Climbing Japan’s most beautiful mountain



While Mt. Fuji attracts hikers from all over the globe, the surrounding area offers unique attractions, too.



©Odakyu Electric Railway/©JNTO

Mt. Fuji, with its perfect shape and gorgeous snow-capped peak, is one of the most recognizable symbols of Japan. Every year visitors flock to Japan to embark on the climb up this ubiquitous mountain, with the goal of catching a breathtaking sunrise from the summit. If you’re planning to take on this formidable climb, there are a few things you need to know.

©Akira Okada/© JNTO

©Akira Okada/© JNTO

The climbing trails are only open for a short period of the year—July to September. Though it’s possible to start from the base, most climbers take a bus up to the fifth station and go from there. Climbing season may be during the height of summer, but a change of warm clothes is a must. Mt. Fuji can reach temperatures below freezing at night, especially at the summit. Since the climb is so popular, the trails are well worn, and even beginners are encouraged to give it a go. Some common ways to reach the top are the Yoshida route, the Gotemba route and the Fujinomiya route.



The Yoshida route begins at Fuji Subaru Line fifth station and it’s the easiest way to go, as the start is fairly high up the mountain and the route is not too steep. It can be crowded, but the trails are clearly marked and it’s hard to get lost. The Gotemba route, which starts at 1,440 metres, offers more of a challenge. Fewer people take this course, and as a result there are fewer places to rest and resupply, so be sure to bring plenty of water. Fujinomiya is the shortest route, but also the steepest. While this route is popular as well, because of how steep it is, altitude sickness is more common.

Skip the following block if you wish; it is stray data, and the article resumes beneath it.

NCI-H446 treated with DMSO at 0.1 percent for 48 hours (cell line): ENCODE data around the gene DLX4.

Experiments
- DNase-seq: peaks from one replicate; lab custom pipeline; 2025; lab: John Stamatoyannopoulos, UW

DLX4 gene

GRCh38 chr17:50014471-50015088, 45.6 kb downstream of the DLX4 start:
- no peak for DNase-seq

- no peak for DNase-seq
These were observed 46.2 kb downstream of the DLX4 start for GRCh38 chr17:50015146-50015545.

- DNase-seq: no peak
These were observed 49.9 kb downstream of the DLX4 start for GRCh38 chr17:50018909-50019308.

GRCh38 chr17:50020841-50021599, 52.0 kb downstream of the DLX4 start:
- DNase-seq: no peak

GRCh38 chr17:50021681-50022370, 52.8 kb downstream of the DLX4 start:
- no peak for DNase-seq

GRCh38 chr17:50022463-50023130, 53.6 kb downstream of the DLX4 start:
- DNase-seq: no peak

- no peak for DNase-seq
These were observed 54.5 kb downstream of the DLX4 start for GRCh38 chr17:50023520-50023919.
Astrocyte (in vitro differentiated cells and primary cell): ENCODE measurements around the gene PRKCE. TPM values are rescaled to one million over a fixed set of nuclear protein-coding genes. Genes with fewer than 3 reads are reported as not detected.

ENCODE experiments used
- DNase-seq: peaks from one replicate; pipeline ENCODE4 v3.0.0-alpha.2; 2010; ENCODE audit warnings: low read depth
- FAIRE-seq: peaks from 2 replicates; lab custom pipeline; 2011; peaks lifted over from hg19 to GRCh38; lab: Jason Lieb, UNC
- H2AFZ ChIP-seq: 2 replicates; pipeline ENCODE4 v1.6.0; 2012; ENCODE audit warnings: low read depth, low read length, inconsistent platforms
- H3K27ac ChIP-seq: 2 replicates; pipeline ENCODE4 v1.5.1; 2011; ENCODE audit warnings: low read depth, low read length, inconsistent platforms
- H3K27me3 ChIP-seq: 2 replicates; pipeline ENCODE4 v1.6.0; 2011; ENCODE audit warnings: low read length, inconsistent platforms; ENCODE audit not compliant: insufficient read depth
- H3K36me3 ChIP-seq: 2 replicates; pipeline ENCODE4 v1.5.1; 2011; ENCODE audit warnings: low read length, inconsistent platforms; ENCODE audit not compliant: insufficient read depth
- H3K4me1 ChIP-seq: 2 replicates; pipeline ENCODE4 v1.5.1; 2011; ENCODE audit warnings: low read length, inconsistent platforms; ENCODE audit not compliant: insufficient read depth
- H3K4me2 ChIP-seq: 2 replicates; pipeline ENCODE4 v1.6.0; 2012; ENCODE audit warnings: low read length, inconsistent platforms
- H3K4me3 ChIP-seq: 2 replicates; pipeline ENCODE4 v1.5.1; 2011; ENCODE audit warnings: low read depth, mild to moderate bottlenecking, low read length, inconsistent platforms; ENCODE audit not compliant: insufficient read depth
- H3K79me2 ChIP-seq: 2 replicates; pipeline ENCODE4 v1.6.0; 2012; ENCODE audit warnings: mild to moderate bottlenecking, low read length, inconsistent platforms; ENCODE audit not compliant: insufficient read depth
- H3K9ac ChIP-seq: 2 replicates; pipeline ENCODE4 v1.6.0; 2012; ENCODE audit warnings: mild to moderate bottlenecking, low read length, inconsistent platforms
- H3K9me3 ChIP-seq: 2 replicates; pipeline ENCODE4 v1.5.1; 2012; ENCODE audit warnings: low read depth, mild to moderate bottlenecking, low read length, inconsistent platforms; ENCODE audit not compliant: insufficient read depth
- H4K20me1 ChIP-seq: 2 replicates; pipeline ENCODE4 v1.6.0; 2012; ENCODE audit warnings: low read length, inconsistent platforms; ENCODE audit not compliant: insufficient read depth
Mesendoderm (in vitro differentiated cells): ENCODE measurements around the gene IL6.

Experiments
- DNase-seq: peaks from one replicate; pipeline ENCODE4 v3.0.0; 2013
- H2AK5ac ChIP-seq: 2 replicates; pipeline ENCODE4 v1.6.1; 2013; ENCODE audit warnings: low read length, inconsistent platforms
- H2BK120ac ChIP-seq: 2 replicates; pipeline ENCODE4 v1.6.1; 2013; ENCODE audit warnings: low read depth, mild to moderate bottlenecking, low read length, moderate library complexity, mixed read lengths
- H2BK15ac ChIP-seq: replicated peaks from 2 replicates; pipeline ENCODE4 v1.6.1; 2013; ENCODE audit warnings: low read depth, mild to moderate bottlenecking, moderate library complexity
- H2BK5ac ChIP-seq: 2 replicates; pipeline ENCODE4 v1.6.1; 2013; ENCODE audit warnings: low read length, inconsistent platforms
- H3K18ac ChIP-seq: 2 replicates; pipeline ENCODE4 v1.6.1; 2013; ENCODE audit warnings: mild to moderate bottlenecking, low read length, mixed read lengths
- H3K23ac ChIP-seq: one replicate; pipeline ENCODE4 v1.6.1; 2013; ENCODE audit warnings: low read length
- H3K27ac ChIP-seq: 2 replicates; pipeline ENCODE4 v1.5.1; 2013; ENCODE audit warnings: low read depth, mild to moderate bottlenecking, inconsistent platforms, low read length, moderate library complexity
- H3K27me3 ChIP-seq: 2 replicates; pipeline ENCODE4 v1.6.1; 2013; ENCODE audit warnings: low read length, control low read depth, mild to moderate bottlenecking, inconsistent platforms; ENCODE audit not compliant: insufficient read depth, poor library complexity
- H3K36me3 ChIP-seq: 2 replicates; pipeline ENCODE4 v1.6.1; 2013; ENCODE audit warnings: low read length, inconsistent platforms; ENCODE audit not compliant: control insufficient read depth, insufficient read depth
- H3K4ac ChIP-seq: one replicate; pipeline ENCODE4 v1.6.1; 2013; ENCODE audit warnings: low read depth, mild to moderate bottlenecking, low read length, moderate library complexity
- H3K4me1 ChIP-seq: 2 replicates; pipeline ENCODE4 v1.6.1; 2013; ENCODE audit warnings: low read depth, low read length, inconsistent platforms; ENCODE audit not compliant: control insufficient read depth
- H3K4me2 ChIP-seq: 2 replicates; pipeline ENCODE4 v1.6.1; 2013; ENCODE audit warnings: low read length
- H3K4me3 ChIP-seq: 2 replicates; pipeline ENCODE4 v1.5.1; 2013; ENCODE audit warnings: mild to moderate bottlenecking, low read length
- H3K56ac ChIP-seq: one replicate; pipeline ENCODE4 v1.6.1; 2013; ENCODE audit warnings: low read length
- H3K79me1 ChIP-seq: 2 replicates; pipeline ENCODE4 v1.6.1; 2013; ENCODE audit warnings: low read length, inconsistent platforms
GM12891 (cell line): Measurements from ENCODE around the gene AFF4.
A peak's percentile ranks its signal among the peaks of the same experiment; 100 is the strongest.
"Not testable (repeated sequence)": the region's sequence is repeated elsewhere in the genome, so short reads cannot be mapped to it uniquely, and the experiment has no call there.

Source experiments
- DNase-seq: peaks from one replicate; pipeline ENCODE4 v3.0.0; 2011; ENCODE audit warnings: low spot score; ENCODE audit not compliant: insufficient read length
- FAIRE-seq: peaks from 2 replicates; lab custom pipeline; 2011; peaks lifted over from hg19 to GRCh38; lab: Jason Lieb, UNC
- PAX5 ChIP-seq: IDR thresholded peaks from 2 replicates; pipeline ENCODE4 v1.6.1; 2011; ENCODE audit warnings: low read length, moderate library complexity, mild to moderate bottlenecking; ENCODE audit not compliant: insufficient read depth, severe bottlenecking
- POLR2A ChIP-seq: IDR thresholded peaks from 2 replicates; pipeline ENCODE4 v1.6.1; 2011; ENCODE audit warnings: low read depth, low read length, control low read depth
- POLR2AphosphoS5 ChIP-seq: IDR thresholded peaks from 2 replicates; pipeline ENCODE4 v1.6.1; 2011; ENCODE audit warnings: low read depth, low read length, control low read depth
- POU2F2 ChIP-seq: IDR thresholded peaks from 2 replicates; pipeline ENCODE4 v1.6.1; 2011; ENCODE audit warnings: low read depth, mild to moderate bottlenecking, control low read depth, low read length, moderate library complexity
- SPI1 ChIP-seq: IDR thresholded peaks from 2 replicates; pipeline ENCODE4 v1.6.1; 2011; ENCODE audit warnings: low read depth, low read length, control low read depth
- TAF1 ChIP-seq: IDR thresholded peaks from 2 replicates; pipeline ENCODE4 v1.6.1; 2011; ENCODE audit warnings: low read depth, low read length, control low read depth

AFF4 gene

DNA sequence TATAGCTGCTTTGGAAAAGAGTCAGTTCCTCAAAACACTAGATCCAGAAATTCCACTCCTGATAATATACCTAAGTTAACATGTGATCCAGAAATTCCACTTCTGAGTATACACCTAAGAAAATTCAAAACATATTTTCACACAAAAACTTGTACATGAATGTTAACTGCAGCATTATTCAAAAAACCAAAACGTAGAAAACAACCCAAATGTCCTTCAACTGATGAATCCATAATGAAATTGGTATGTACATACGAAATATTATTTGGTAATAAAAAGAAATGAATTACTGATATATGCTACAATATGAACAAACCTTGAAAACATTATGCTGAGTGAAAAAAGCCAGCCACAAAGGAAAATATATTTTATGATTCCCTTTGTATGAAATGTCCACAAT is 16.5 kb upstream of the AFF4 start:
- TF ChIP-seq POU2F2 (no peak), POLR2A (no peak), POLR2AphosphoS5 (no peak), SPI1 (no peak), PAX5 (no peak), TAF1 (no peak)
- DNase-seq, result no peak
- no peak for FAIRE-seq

©Fujiyoshida City/© JNTO

Though from a distance Mt. Fuji is renowned for its natural beauty, climbing the mountain can be a dreary experience. The mountainside is made up of ash and volcanic rock deposited through many eruptions. However, while the trek up the mountain is less than picturesque, the view from the top more than justifies the hike. Most people stop to rest at the eighth station and continue on at night in order to reach the summit in time for sunrise. At 3,776 m above sea level, Mt. Fuji’s summit allows for a prime view of the sun painting the clouds a warm gold as it breaks the horizon.

©Reiko Ema

©Reiko Ema

The Fuji Five Lakes area, which sits at the base of Mt. Fuji, also has lots to offer visitors once they’ve conquered the climb. Fuji-Q Highland amusement park boasts Takabisha, the world’s steepest roller coaster, and Fujiyama, which was once the world’s tallest roller coaster. It’s also home to the notorious Senritsu Meikyu (or Haunted Hospital), the third-longest haunted attraction in the world.

Or, for travellers seeking a more relaxing experience, the hot springs of Fuji Five Lakes are the perfect place for a rejuvenating soak while taking in the pristine air and spectacular views of Mt. Fuji.

Diamond Fuji ©AC WORKS.CO.,LTD